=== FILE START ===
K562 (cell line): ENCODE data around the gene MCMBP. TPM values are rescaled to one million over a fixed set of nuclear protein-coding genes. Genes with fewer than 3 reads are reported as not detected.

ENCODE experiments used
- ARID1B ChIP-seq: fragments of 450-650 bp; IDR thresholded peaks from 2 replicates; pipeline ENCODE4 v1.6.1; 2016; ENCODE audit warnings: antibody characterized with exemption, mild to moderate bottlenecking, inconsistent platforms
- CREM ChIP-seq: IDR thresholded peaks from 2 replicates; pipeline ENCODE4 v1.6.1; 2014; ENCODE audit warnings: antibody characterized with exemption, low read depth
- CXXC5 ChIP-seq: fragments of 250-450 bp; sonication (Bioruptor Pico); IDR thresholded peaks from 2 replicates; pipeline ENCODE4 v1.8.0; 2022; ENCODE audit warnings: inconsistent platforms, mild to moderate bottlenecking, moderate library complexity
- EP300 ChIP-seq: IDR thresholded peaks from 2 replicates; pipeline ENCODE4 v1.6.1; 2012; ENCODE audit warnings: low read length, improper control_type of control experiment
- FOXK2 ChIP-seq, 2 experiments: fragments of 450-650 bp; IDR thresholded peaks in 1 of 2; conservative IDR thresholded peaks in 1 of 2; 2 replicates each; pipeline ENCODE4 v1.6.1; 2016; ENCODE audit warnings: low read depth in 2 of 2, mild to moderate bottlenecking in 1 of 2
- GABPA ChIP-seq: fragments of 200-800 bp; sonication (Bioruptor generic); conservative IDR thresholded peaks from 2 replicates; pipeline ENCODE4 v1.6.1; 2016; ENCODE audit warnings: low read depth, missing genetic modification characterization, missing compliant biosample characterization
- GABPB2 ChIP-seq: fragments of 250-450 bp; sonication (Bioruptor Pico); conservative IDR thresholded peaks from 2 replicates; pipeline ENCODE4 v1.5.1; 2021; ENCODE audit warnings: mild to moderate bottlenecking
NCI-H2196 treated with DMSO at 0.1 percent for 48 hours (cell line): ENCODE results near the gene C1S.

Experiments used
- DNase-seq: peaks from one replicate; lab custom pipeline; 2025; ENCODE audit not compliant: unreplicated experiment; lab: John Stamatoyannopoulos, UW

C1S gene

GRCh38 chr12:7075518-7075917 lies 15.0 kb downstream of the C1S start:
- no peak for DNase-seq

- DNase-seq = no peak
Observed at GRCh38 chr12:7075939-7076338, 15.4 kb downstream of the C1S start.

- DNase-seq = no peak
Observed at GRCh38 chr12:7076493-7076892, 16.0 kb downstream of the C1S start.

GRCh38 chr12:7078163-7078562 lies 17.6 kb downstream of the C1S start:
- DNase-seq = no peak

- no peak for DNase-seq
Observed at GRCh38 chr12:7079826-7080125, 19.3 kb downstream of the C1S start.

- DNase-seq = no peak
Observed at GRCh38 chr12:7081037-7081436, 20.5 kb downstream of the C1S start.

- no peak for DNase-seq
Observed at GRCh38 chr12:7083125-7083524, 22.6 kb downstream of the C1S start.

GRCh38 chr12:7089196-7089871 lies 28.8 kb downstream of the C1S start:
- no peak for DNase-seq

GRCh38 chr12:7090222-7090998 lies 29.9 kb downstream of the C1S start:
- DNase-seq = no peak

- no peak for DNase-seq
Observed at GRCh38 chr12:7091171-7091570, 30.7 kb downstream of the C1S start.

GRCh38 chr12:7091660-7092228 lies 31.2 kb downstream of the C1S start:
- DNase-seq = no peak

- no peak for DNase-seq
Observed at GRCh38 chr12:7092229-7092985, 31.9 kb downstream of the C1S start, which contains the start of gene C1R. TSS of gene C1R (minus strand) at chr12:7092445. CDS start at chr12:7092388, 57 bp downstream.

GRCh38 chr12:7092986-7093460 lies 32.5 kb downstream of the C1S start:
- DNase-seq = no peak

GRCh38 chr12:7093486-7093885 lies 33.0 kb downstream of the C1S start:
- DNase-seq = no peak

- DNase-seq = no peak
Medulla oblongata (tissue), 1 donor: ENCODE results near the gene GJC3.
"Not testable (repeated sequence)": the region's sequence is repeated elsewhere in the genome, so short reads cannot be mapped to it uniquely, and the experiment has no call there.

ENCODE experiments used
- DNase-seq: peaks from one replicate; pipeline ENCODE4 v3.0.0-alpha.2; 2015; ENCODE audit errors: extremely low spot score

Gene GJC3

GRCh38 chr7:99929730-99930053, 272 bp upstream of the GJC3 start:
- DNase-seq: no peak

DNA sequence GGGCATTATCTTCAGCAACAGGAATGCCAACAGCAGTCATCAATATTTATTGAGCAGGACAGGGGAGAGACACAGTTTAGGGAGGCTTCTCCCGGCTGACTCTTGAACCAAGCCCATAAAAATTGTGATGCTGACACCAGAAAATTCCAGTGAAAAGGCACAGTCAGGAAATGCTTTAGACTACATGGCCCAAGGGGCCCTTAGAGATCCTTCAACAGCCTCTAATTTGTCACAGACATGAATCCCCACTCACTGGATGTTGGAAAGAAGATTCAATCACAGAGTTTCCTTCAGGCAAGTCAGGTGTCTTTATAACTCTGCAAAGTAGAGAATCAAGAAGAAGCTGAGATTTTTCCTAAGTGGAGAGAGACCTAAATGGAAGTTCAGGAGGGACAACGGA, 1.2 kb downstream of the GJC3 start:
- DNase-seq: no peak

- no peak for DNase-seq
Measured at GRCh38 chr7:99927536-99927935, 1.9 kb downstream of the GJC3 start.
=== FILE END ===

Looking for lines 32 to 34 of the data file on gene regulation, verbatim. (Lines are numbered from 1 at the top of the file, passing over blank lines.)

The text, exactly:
- no peak for DNase-seq
Observed at GRCh38 chr12:7091171-7091570, 30.7 kb downstream of the C1S start.

GRCh38 chr12:7091660-7092228 lies 31.2 kb downstream of the C1S start: